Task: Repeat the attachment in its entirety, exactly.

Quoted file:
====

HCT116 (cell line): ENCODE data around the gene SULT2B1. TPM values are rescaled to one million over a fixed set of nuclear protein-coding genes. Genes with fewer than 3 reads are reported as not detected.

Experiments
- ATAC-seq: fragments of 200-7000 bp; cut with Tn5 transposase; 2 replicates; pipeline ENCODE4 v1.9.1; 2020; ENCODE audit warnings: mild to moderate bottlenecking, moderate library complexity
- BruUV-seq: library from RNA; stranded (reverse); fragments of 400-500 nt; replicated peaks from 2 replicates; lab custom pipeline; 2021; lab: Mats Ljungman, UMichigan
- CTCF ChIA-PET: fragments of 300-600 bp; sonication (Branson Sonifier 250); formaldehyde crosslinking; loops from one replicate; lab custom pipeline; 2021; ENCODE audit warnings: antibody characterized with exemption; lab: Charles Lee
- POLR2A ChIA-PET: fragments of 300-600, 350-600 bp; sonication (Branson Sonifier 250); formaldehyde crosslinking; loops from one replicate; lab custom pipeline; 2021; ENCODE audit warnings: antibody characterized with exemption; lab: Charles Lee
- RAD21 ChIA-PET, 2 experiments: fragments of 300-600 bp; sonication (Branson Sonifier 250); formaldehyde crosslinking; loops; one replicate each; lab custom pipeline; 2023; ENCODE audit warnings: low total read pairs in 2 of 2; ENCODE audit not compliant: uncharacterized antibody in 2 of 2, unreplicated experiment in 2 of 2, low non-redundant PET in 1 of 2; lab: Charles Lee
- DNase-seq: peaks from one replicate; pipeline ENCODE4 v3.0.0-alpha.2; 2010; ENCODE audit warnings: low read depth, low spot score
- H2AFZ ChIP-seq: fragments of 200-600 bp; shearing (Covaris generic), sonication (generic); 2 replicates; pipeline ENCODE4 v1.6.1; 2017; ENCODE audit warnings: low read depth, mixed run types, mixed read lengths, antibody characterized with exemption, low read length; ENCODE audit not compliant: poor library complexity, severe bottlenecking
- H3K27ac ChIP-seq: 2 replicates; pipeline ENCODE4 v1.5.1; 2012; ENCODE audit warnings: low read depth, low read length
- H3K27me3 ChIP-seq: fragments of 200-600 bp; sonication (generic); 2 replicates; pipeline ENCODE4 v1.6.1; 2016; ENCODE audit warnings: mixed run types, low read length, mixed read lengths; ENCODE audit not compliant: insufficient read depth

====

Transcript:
HCT116 (cell line): ENCODE data around the gene SULT2B1. TPM values are rescaled to one million over a fixed set of nuclear protein-coding genes. Genes with fewer than 3 reads are reported as not detected.

Experiments
- ATAC-seq: fragments of 200-7000 bp; cut with Tn5 transposase; 2 replicates; pipeline ENCODE4 v1.9.1; 2020; ENCODE audit warnings: mild to moderate bottlenecking, moderate library complexity
- BruUV-seq: library from RNA; stranded (reverse); fragments of 400-500 nt; replicated peaks from 2 replicates; lab custom pipeline; 2021; lab: Mats Ljungman, UMichigan
- CTCF ChIA-PET: fragments of 300-600 bp; sonication (Branson Sonifier 250); formaldehyde crosslinking; loops from one replicate; lab custom pipeline; 2021; ENCODE audit warnings: antibody characterized with exemption; lab: Charles Lee
- POLR2A ChIA-PET: fragments of 300-600, 350-600 bp; sonication (Branson Sonifier 250); formaldehyde crosslinking; loops from one replicate; lab custom pipeline; 2021; ENCODE audit warnings: antibody characterized with exemption; lab: Charles Lee
- RAD21 ChIA-PET, 2 experiments: fragments of 300-600 bp; sonication (Branson Sonifier 250); formaldehyde crosslinking; loops; one replicate each; lab custom pipeline; 2023; ENCODE audit warnings: low total read pairs in 2 of 2; ENCODE audit not compliant: uncharacterized antibody in 2 of 2, unreplicated experiment in 2 of 2, low non-redundant PET in 1 of 2; lab: Charles Lee
- DNase-seq: peaks from one replicate; pipeline ENCODE4 v3.0.0-alpha.2; 2010; ENCODE audit warnings: low read depth, low spot score
- H2AFZ ChIP-seq: fragments of 200-600 bp; shearing (Covaris generic), sonication (generic); 2 replicates; pipeline ENCODE4 v1.6.1; 2017; ENCODE audit warnings: low read depth, mixed run types, mixed read lengths, antibody characterized with exemption, low read length; ENCODE audit not compliant: poor library complexity, severe bottlenecking
- H3K27ac ChIP-seq: 2 replicates; pipeline ENCODE4 v1.5.1; 2012; ENCODE audit warnings: low read depth, low read length
- H3K27me3 ChIP-seq: fragments of 200-600 bp; sonication (generic); 2 replicates; pipeline ENCODE4 v1.6.1; 2016; ENCODE audit warnings: mixed run types, low read length, mixed read lengths; ENCODE audit not compliant: insufficient read depth